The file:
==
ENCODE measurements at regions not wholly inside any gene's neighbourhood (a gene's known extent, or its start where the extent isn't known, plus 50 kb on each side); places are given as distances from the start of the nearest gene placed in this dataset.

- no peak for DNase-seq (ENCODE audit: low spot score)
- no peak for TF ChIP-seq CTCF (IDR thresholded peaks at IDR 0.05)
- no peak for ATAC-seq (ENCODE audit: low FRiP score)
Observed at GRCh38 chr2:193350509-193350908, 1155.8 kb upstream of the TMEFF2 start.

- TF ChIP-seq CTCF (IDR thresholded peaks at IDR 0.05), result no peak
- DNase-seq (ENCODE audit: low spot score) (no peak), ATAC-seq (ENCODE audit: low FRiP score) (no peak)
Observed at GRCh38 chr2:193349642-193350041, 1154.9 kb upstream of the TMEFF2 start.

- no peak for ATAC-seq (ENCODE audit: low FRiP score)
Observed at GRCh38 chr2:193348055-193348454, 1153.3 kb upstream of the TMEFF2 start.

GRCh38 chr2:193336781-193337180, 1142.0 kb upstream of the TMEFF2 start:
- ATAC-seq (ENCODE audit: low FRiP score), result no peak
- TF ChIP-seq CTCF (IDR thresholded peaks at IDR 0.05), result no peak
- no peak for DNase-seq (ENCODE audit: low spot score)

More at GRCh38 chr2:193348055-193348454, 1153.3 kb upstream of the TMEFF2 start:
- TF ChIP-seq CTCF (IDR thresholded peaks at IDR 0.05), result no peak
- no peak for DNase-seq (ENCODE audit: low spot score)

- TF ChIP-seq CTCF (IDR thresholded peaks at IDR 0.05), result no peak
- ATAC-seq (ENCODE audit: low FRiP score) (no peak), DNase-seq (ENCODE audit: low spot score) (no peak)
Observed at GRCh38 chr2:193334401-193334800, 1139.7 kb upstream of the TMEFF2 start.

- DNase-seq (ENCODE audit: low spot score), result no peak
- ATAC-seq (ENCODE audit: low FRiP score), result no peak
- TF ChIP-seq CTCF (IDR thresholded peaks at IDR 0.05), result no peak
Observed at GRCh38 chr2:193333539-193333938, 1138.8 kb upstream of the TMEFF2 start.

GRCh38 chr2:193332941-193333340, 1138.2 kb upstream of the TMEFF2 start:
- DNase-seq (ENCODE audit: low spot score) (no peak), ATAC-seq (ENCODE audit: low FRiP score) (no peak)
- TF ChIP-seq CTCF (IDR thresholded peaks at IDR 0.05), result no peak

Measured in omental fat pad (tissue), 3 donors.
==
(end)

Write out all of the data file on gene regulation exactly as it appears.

ENCODE measurements at regions not wholly inside any gene's neighbourhood (a gene's known extent, or its start where the extent isn't known, plus 50 kb on each side); places are given as distances from the start of the nearest gene placed in this dataset.

- no peak for DNase-seq (ENCODE audit: low spot score)
- no peak for TF ChIP-seq CTCF (IDR thresholded peaks at IDR 0.05)
- no peak for ATAC-seq (ENCODE audit: low FRiP score)
Observed at GRCh38 chr2:193350509-193350908, 1155.8 kb upstream of the TMEFF2 start.

- TF ChIP-seq CTCF (IDR thresholded peaks at IDR 0.05), result no peak
- DNase-seq (ENCODE audit: low spot score) (no peak), ATAC-seq (ENCODE audit: low FRiP score) (no peak)
Observed at GRCh38 chr2:193349642-193350041, 1154.9 kb upstream of the TMEFF2 start.

- no peak for ATAC-seq (ENCODE audit: low FRiP score)
Observed at GRCh38 chr2:193348055-193348454, 1153.3 kb upstream of the TMEFF2 start.

GRCh38 chr2:193336781-193337180, 1142.0 kb upstream of the TMEFF2 start:
- ATAC-seq (ENCODE audit: low FRiP score), result no peak
- TF ChIP-seq CTCF (IDR thresholded peaks at IDR 0.05), result no peak
- no peak for DNase-seq (ENCODE audit: low spot score)

More at GRCh38 chr2:193348055-193348454, 1153.3 kb upstream of the TMEFF2 start:
- TF ChIP-seq CTCF (IDR thresholded peaks at IDR 0.05), result no peak
- no peak for DNase-seq (ENCODE audit: low spot score)

- TF ChIP-seq CTCF (IDR thresholded peaks at IDR 0.05), result no peak
- ATAC-seq (ENCODE audit: low FRiP score) (no peak), DNase-seq (ENCODE audit: low spot score) (no peak)
Observed at GRCh38 chr2:193334401-193334800, 1139.7 kb upstream of the TMEFF2 start.

- DNase-seq (ENCODE audit: low spot score), result no peak
- ATAC-seq (ENCODE audit: low FRiP score), result no peak
- TF ChIP-seq CTCF (IDR thresholded peaks at IDR 0.05), result no peak
Observed at GRCh38 chr2:193333539-193333938, 1138.8 kb upstream of the TMEFF2 start.

GRCh38 chr2:193332941-193333340, 1138.2 kb upstream of the TMEFF2 start:
- DNase-seq (ENCODE audit: low spot score) (no peak), ATAC-seq (ENCODE audit: low FRiP score) (no peak)
- TF ChIP-seq CTCF (IDR thresholded peaks at IDR 0.05), result no peak

Measured in omental fat pad (tissue), 3 donors.